lose the artificial advantage given you by law, and when it comes to natural
advantages the “omnivorous West” will get ahead of you.
In another place the gentleman says:
“Of course such a free list would be very attractive to New England if she acted from pure selfishness.”
If you read the portion of the speech devoted to the tariff question you
will imagine that pure selfishness is the only thing that can be appealed
to in Massachusetts, because it is the only thing the gentleman appeals
to there. He calls up the “ignorance” of the South—Massachusetts must beware
of that. He calls up the great “omnivorous West”—Massachusetts must be
careful about that. In this speech he says that “no State is so deeply
interested (in protection) as Massachusetts.” Now, sir, that sounds strange
in the West. We have been told out there that every State is just as much
interested in protection as Massachusetts is.
We have been told that protection is just as important to the West as it
is to the East, but here is a gentleman who is acknowledged the leader
of the Republican party, not only in this House, but in the Nation, a gentleman
who may go some day to the “omnivorous West,” and ask its support for the
Presidency, says that if it were not for the condition of Massachusetts
he would be willing to have free trade. But for that—not the condition
of the country, but the condition of Massachusetts—he would be willing
to say, “Let these men try it. Let us have the lesson of free trade burned
into the quick, and then let us have peace,” but for Massachusetts’ sake
he will not have it.
But the strange thing about the explanation—which may require more explanation than the original speech—is what the gentleman from Maine, looking back, supposes he had said. I have quoted the portion of the letter in which he says that he “pointed out to them that the legislation tendered them was foolish; that the low duties of the Wilson bill would destroy their manufactures,” etc. Now, Mr. Chairman, it is a strange thing that that speech not only did not contain a mention of the Wilson bill, not only did not warn them against the “bribe” of free raw material, but the speech was made more than a month before the Wilson bill was reported by the majority of the committee to the minority; it was made at a time when there was no Wilson bill, and when the Democrats did not know what the schedule would be.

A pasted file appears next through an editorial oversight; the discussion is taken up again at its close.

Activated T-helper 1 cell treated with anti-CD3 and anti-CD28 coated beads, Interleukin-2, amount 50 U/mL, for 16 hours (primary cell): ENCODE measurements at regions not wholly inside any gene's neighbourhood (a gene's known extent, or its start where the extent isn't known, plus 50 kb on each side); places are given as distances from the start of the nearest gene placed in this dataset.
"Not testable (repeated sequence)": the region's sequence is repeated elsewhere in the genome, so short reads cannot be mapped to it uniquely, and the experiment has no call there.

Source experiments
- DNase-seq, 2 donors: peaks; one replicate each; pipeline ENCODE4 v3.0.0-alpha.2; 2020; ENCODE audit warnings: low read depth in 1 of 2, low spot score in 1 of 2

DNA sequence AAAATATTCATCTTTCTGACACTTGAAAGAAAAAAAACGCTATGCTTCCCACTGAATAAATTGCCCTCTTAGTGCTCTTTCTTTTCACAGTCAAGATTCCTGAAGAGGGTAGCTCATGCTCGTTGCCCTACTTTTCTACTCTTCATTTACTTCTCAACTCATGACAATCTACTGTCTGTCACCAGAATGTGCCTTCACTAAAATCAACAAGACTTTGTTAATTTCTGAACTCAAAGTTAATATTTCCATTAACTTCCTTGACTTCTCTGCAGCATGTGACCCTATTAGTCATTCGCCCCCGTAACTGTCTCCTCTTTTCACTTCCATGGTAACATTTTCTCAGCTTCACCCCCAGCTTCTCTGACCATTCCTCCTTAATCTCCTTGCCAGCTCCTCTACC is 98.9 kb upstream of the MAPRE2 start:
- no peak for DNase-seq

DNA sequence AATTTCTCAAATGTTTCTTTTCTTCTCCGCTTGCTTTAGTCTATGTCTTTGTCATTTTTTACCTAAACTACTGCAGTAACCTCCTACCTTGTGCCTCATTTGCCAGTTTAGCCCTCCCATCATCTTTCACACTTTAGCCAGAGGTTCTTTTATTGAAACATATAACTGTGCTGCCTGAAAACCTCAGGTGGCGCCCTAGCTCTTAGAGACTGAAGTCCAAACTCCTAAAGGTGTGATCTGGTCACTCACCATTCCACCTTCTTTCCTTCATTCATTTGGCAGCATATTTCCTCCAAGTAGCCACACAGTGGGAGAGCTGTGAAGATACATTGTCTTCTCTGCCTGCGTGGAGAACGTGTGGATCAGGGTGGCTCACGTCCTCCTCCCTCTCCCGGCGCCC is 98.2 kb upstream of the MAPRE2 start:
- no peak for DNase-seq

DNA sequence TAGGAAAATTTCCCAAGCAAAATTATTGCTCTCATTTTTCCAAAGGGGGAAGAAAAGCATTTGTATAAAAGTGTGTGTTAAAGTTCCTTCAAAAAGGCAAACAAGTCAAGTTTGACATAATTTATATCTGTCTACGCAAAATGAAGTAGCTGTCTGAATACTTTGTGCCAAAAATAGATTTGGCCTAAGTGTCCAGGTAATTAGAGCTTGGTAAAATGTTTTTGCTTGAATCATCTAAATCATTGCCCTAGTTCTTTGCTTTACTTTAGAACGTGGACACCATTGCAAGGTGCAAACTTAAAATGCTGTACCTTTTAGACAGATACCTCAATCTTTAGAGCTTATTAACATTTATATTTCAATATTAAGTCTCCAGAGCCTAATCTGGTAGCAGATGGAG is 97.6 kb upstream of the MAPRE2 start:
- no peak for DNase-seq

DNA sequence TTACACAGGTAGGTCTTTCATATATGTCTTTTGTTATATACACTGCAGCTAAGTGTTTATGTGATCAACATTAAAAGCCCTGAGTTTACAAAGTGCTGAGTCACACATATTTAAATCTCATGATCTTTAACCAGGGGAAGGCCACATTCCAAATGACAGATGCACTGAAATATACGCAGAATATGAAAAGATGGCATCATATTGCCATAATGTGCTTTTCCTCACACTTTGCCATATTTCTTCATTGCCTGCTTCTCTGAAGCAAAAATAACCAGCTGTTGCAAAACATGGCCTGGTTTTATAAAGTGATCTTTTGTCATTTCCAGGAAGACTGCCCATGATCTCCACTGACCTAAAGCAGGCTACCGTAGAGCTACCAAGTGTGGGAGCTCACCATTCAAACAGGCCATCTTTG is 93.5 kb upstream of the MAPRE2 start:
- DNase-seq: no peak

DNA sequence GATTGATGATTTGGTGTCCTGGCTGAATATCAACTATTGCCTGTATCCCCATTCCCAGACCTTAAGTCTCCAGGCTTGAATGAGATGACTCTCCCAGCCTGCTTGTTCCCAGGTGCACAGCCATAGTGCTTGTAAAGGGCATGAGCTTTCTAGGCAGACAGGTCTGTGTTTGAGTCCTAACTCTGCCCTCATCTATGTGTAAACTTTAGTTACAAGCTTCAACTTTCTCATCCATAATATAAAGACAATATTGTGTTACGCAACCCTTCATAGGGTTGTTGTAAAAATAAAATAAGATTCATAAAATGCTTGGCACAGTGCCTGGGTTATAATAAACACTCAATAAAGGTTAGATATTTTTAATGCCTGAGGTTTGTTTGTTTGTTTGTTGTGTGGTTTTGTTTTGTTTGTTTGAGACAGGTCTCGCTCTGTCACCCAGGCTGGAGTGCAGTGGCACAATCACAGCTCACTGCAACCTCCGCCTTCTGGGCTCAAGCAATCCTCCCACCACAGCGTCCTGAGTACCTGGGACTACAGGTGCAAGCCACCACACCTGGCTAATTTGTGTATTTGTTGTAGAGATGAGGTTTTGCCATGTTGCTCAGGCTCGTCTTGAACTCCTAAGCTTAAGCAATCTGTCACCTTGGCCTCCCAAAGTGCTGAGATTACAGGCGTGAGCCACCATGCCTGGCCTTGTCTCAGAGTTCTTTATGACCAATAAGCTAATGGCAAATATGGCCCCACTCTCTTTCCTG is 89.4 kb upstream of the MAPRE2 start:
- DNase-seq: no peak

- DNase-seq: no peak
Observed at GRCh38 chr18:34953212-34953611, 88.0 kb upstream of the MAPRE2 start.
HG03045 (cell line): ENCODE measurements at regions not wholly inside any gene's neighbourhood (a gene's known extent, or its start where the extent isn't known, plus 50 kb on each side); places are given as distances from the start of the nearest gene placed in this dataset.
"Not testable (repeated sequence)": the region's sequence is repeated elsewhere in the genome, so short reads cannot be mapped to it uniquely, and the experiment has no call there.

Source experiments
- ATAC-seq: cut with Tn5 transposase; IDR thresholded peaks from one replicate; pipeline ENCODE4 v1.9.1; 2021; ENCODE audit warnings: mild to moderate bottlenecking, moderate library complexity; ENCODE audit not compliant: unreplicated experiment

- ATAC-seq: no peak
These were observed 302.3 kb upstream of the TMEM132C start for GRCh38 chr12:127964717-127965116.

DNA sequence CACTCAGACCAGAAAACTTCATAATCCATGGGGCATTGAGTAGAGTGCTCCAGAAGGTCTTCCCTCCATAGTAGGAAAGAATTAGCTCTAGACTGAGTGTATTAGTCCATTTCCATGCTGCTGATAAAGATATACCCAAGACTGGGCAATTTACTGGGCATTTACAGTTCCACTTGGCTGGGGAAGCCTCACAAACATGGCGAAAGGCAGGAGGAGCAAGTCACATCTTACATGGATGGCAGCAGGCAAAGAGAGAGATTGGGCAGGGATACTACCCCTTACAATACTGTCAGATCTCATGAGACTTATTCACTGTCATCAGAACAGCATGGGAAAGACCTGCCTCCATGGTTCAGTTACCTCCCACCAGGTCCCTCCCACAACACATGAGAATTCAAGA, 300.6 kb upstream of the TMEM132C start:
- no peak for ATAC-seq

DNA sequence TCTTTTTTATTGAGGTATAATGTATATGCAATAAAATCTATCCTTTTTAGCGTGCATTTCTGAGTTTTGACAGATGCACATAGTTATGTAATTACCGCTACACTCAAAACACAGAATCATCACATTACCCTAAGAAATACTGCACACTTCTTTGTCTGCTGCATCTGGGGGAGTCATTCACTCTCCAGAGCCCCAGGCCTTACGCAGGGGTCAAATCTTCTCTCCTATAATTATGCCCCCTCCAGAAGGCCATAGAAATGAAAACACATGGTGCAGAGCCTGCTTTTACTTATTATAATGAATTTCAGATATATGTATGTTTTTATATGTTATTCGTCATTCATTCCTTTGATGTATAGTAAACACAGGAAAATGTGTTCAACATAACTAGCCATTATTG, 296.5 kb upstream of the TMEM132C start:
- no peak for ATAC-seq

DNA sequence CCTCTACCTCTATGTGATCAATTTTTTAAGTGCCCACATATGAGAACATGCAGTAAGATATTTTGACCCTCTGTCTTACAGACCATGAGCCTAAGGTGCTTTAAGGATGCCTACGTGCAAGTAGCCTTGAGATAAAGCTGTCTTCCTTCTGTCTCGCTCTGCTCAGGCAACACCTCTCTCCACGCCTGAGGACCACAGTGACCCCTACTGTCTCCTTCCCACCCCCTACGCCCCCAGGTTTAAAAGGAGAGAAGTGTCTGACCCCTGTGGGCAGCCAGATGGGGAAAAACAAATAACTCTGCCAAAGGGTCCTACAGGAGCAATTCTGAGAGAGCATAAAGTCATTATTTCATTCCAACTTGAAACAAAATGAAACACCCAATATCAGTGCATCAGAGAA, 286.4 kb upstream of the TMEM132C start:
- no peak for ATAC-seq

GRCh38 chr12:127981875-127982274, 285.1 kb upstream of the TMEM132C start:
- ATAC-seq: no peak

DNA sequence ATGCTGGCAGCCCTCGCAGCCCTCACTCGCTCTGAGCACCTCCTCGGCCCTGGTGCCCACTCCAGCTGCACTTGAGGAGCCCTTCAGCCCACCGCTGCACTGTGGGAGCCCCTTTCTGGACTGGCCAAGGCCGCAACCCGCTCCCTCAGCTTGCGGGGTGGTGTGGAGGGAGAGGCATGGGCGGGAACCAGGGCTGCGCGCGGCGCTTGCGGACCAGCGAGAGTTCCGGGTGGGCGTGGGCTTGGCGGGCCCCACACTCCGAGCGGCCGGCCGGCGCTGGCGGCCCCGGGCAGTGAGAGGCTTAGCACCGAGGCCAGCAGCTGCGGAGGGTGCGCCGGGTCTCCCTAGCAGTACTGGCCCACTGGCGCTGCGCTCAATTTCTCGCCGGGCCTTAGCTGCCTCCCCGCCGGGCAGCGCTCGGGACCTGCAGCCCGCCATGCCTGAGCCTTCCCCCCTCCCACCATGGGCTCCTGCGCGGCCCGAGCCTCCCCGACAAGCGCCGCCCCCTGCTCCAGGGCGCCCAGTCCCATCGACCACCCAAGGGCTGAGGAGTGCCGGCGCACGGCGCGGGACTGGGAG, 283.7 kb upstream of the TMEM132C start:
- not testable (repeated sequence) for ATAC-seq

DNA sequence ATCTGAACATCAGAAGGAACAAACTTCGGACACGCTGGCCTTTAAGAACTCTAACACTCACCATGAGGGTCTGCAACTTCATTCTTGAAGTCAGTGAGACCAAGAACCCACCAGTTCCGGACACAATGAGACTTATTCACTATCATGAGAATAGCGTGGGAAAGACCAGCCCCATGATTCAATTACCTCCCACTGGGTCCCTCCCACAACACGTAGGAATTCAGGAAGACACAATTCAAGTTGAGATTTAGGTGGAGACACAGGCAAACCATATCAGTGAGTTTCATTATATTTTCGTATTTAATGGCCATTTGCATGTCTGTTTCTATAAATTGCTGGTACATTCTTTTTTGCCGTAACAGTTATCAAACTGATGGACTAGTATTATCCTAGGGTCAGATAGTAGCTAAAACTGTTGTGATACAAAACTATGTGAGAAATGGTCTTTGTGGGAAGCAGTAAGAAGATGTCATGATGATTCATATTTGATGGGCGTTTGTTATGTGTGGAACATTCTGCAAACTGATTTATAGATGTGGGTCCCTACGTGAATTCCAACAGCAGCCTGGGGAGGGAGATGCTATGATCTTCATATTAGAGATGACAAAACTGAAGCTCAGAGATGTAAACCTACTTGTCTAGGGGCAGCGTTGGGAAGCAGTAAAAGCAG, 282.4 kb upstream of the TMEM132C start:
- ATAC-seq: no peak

Now, is it not strange that in a prepared criticism, which not only attempts
to explain the speech, but even criticizes me for using it—is it not strange,
that in that prepared letter, the gentleman should have thought that he
spoke of a bill which was not in existence until a month after the speech
Now, Mr. Chairman, I will ask the Clerk to read the letter which I send
to the desk.
The Clerk read as follows:
HOUSE OF REPRESENTATIVES, UNITED STATES,
D. C., April 6, 1894.
“My DEAR SIR: Your favor received. I have noticed the paragraph you sent
me making its way over the West. It was first started by a member of Congress
in a speech in Denver. I was somewhat surprised when I read it, for, of
course, separated from the context, it conveys an entirely incorrect idea.
The passage occurred in a short extemporaneous speech, with no point elaborated.
It was when the attempt was being made to secure the aid of New England
by sacrificing the interests of the West under guise of giving New England
free raw material by removing the duty on coal, iron, and wool.
“Of course such a free list would be very attractive to New England, if